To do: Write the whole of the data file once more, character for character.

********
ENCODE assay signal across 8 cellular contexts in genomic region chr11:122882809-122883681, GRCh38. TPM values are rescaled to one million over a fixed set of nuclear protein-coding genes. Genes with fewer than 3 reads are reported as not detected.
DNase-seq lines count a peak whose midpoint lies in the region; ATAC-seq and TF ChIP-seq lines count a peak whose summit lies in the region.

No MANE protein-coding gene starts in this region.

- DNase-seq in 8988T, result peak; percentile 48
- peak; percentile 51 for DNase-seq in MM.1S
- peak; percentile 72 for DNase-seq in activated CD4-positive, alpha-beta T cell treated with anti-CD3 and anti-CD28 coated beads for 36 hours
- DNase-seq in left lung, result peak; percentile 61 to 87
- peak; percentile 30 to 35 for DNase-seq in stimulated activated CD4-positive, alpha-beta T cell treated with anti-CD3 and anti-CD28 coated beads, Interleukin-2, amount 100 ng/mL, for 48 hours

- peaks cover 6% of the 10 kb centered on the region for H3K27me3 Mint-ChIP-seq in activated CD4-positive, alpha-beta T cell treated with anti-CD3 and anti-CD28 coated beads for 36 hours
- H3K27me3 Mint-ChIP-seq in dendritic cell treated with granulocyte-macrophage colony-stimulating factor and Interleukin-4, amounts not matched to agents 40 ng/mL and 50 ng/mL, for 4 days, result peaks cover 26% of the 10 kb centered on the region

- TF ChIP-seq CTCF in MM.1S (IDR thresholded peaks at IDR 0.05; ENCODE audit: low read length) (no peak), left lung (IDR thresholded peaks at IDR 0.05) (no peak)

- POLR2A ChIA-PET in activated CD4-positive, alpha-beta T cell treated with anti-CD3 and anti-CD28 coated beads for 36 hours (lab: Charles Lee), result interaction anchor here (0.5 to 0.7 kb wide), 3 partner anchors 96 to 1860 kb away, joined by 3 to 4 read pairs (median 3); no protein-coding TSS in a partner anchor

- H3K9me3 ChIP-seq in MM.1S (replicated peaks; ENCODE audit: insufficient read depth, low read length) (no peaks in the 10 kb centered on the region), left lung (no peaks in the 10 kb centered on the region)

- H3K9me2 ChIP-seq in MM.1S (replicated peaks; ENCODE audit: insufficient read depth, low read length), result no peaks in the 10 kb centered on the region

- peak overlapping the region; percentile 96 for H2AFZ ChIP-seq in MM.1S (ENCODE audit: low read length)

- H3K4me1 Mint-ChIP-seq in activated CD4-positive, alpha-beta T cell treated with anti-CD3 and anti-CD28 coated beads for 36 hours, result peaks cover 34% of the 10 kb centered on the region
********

ENCODE assay signal across 8 cellular contexts in genomic region chr11:122882809-122883681, GRCh38. TPM values are rescaled to one million over a fixed set of nuclear protein-coding genes. Genes with fewer than 3 reads are reported as not detected.
DNase-seq lines count a peak whose midpoint lies in the region; ATAC-seq and TF ChIP-seq lines count a peak whose summit lies in the region.

No MANE protein-coding gene starts in this region.

- DNase-seq in 8988T, result peak; percentile 48
- peak; percentile 51 for DNase-seq in MM.1S
- peak; percentile 72 for DNase-seq in activated CD4-positive, alpha-beta T cell treated with anti-CD3 and anti-CD28 coated beads for 36 hours
- DNase-seq in left lung, result peak; percentile 61 to 87
- peak; percentile 30 to 35 for DNase-seq in stimulated activated CD4-positive, alpha-beta T cell treated with anti-CD3 and anti-CD28 coated beads, Interleukin-2, amount 100 ng/mL, for 48 hours

- peaks cover 6% of the 10 kb centered on the region for H3K27me3 Mint-ChIP-seq in activated CD4-positive, alpha-beta T cell treated with anti-CD3 and anti-CD28 coated beads for 36 hours
- H3K27me3 Mint-ChIP-seq in dendritic cell treated with granulocyte-macrophage colony-stimulating factor and Interleukin-4, amounts not matched to agents 40 ng/mL and 50 ng/mL, for 4 days, result peaks cover 26% of the 10 kb centered on the region

- TF ChIP-seq CTCF in MM.1S (IDR thresholded peaks at IDR 0.05; ENCODE audit: low read length) (no peak), left lung (IDR thresholded peaks at IDR 0.05) (no peak)

- POLR2A ChIA-PET in activated CD4-positive, alpha-beta T cell treated with anti-CD3 and anti-CD28 coated beads for 36 hours (lab: Charles Lee), result interaction anchor here (0.5 to 0.7 kb wide), 3 partner anchors 96 to 1860 kb away, joined by 3 to 4 read pairs (median 3); no protein-coding TSS in a partner anchor

- H3K9me3 ChIP-seq in MM.1S (replicated peaks; ENCODE audit: insufficient read depth, low read length) (no peaks in the 10 kb centered on the region), left lung (no peaks in the 10 kb centered on the region)

- H3K9me2 ChIP-seq in MM.1S (replicated peaks; ENCODE audit: insufficient read depth, low read length), result no peaks in the 10 kb centered on the region

- peak overlapping the region; percentile 96 for H2AFZ ChIP-seq in MM.1S (ENCODE audit: low read length)

- H3K4me1 Mint-ChIP-seq in activated CD4-positive, alpha-beta T cell treated with anti-CD3 and anti-CD28 coated beads for 36 hours, result peaks cover 34% of the 10 kb centered on the region